Chanel: Her Life, Her World, and the Woman Behind the Legend She Herself Created

Edmonde Charles-Roux, translated by Nancy Amphoux
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Bee Wilson writes:

Before Coco Chanel, as Edmonde Charles-Roux writes in her 1975 biography, women (and men) who wore perfume were generally forced to choose between various floral concoctions – heliotrope, gardenia, violets – none of which lasted well. ‘Therefore you had to be overperfumed at the beginning of the evening if you wanted to be scented at all a few hours later.’ Charles-Roux thinks this explains the ‘outrageously perfumed men and women’ who crop up in Edwardian memoirs. You might arrive at a party reeking of lily of the valley and leave it reeking of sweat. . . . Chanel told Ernest Beaux, the perfumer who laboured with his test tubes on seven or eight samples before she was happy, that she wanted no ‘hints of roses’ in Chanel No 5. She wanted, she declared, ‘a perfume that is composed. It’s a paradox. On a woman, a natural flower scent smells artificial. Perhaps a natural perfume must be created artificially.’ The pharmaceutical rectangular bottle – in stark contrast to the baroque, cupid-plastered flasks then fashionable – continued the abstract quality. ‘It was no longer the container that aroused desire,’ Charles-Roux writes, ‘but its contents.’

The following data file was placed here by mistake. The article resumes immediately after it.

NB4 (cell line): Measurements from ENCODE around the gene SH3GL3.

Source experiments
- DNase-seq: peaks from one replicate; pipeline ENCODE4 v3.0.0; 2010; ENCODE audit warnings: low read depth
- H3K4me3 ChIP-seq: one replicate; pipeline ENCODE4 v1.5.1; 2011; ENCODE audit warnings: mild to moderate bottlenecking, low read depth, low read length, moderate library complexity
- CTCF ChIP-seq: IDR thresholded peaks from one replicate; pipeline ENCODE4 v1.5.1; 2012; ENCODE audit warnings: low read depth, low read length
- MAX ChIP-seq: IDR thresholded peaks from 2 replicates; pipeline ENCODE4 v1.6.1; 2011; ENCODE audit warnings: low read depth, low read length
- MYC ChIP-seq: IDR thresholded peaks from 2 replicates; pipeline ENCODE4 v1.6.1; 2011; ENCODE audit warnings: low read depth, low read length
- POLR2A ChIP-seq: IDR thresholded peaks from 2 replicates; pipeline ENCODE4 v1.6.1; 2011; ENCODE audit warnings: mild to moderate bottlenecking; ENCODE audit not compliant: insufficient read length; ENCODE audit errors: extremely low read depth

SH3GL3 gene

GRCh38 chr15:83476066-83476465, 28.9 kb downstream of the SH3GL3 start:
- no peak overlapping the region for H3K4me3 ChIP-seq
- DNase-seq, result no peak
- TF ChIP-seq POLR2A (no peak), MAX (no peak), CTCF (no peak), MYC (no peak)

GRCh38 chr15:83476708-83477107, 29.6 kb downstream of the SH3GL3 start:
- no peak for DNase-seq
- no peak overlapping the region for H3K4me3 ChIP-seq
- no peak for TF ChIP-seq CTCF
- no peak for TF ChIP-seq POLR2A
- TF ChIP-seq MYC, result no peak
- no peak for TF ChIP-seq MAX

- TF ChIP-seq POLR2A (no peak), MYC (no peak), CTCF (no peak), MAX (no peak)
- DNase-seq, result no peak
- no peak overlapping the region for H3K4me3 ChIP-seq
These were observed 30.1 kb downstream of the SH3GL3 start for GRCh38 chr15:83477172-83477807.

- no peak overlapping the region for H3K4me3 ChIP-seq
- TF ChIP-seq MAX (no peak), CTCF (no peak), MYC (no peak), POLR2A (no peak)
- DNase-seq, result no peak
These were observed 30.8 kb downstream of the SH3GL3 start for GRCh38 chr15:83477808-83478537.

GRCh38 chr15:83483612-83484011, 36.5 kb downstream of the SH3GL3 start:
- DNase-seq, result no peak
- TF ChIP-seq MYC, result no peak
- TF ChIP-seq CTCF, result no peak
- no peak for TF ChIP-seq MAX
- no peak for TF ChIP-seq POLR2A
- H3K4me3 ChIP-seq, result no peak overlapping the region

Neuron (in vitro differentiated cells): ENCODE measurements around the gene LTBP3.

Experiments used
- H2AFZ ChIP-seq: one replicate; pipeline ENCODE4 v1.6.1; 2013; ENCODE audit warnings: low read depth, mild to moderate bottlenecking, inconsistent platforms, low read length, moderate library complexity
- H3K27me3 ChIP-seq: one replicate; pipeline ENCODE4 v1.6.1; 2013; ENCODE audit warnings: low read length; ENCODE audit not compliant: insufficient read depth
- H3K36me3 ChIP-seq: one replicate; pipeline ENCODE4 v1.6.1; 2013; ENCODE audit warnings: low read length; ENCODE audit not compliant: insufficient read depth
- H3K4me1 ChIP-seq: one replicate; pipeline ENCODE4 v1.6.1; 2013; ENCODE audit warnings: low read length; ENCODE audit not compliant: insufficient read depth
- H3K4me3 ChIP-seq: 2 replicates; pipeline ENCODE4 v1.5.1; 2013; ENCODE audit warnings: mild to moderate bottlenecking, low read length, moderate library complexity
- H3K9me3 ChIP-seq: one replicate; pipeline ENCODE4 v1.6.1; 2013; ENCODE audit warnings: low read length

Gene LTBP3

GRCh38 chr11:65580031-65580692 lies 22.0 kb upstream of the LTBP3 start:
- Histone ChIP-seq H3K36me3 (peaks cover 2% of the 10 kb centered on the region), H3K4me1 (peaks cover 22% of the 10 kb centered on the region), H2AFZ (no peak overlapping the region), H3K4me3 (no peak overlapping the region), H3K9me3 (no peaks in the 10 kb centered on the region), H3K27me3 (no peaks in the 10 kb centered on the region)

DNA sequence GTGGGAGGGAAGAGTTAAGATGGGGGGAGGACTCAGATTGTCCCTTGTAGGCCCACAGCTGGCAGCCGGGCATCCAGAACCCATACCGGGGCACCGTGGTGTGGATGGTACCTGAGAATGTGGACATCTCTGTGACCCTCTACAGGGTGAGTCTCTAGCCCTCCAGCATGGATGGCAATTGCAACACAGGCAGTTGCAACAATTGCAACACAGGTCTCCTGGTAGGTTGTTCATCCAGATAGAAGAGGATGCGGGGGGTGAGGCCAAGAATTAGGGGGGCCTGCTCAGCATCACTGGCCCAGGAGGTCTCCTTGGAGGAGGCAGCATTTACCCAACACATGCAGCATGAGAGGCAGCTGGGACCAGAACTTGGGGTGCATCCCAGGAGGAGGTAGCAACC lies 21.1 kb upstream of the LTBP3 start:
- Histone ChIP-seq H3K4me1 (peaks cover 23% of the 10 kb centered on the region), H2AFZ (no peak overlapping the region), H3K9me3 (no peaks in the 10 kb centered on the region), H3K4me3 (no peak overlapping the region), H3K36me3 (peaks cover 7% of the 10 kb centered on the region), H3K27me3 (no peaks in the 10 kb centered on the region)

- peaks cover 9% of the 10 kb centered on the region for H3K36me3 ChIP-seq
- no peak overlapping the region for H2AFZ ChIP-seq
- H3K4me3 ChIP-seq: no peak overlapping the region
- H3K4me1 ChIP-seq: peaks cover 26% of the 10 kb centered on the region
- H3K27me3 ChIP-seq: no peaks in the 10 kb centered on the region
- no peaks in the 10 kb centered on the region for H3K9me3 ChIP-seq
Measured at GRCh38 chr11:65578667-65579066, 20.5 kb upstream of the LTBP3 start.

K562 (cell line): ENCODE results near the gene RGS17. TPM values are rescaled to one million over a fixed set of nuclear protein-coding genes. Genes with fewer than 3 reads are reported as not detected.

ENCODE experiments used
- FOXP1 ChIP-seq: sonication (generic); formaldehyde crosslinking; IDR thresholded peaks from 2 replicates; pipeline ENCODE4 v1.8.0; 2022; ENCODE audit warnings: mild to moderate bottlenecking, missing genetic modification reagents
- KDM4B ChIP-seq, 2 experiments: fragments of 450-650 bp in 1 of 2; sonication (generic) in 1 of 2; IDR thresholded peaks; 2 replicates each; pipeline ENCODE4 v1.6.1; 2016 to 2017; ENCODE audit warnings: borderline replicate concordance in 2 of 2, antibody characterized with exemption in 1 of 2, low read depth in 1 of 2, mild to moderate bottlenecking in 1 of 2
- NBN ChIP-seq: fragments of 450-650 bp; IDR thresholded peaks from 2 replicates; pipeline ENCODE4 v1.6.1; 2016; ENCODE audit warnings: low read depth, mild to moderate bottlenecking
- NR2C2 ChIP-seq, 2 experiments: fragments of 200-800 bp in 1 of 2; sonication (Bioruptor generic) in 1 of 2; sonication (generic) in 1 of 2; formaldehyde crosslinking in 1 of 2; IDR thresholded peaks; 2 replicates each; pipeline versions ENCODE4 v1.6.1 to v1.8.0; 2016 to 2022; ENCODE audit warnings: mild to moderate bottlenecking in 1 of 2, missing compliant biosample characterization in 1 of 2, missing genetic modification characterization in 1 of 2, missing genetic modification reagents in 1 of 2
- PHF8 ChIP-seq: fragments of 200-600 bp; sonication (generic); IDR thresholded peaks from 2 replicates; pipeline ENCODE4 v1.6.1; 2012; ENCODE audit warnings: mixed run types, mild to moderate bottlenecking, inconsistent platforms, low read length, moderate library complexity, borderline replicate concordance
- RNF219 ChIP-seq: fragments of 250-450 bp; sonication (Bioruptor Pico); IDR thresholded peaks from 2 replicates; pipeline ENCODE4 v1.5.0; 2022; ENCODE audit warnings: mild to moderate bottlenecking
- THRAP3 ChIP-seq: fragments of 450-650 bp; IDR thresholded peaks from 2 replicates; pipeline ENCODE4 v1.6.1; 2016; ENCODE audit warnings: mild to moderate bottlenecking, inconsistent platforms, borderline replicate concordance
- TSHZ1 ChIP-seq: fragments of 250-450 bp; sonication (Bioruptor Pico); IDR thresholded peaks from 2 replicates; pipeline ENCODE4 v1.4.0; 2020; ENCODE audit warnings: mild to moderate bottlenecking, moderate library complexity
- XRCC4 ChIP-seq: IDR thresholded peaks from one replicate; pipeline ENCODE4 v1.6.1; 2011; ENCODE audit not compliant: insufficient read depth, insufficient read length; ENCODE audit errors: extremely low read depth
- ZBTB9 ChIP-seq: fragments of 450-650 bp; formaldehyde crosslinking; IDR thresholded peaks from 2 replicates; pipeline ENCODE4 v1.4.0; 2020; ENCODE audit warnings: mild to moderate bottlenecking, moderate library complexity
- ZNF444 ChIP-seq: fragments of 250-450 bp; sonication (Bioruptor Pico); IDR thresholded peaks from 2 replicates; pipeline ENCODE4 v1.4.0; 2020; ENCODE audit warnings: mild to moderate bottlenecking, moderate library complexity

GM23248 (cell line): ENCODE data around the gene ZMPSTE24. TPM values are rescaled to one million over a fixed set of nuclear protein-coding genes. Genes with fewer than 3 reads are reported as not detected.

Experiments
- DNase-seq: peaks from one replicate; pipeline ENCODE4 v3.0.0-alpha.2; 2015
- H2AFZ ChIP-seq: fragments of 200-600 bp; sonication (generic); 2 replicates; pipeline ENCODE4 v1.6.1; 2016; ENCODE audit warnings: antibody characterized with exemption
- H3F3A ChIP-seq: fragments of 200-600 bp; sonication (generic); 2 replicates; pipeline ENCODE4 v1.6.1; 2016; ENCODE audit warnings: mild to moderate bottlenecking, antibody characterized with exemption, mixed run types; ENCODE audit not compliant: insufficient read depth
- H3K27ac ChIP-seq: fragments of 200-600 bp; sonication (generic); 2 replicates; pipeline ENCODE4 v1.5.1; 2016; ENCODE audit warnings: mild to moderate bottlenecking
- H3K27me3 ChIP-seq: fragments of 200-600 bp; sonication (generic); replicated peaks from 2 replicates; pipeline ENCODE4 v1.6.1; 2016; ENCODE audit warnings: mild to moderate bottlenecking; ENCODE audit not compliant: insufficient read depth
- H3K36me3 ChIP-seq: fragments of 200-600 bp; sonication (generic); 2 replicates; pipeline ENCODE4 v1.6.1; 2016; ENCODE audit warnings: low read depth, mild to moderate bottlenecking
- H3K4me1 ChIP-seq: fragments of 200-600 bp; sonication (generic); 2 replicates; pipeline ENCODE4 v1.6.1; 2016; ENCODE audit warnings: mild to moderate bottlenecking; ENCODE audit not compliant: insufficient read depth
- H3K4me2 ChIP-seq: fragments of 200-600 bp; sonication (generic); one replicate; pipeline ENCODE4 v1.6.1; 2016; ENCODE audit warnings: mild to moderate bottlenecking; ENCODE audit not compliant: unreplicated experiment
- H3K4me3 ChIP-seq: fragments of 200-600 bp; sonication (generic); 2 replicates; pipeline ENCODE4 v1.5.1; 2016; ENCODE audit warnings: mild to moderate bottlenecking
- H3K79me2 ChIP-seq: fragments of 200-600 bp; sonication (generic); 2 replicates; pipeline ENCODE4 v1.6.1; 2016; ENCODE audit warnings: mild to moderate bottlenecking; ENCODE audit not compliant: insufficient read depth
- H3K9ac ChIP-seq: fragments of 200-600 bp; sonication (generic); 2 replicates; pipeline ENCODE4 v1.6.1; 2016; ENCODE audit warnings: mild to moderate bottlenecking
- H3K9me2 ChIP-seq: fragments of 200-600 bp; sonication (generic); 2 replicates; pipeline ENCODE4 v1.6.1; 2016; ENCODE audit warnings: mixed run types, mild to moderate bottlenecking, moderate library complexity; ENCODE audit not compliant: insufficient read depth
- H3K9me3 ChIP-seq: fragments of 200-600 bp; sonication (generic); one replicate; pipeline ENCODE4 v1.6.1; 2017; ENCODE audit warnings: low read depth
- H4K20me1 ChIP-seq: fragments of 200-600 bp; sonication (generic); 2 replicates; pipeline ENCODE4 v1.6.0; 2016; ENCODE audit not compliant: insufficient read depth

(LRB 7 January 2010)

Published by MacLehose Press
04 June 2009
Paperback
ISBN: 9781906694241